Depending on what you paid, the receipt may be a whole form with a bunch of account numbers (that's what you get from a bank or post office), a page torn from a preprinted booklet, filled with hand (small lumberyards, small repair shops) or the fiscal strip (any other retail).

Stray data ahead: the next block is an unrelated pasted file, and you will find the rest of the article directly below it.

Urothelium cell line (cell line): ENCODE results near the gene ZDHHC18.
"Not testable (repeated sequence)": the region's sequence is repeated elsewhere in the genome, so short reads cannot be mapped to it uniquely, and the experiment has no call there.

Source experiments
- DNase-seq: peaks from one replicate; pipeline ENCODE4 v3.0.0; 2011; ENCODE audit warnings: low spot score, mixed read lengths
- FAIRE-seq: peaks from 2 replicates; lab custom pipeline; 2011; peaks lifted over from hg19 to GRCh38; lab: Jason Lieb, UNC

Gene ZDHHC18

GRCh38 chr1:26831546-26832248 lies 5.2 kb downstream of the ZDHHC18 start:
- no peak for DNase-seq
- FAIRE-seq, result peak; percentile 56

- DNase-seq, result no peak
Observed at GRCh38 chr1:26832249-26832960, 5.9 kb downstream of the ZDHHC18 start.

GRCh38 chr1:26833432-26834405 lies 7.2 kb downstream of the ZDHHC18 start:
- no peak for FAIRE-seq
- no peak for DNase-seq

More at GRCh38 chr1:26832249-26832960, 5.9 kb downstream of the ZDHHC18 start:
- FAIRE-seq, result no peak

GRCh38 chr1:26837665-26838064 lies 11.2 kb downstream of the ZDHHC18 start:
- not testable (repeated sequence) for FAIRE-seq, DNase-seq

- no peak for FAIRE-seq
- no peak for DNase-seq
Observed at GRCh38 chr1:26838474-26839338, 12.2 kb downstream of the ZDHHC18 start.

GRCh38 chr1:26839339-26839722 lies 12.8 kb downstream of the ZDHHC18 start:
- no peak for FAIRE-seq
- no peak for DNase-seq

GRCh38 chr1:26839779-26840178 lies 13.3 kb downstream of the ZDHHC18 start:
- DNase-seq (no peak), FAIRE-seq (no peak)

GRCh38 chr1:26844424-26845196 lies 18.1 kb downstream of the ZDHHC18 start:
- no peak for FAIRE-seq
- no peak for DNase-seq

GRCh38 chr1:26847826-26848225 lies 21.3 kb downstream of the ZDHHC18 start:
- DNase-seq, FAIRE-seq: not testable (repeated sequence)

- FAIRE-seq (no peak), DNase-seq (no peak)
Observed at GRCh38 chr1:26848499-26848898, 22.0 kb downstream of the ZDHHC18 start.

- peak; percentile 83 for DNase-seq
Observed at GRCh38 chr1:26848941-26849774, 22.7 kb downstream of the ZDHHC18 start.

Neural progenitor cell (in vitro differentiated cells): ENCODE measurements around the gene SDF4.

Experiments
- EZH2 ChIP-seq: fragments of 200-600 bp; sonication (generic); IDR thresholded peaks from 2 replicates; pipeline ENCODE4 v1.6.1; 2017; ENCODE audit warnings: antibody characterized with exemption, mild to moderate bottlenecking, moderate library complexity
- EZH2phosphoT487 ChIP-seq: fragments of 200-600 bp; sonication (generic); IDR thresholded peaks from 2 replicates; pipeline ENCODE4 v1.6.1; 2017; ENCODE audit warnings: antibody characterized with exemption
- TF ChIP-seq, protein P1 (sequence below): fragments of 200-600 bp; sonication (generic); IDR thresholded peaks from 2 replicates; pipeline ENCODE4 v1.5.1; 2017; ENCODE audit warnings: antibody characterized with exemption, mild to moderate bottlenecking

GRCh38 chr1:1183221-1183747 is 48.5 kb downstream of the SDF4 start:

This strip is the proof that you were charged the PDV (engl. VAT - value added tax). Doesn't matter whether you bought a laptop or had a coffee in a cafe - this little strip printed on thermal paper connects your purchase with the tax apparatus of the state. The printer which produced it is connected via modem somewhere with the tax authority's servers and the shop/cafe is charged with the 20% (or thereabouts) of the amount in due PDV. The PDV that the shop paid when buying stuff is discounted, so they really pay it only on the difference, provided they have receipts to show. It's rather nasty, when you think of it, and everyone's paying a bit at every step of the process, way before the product meets the consumer.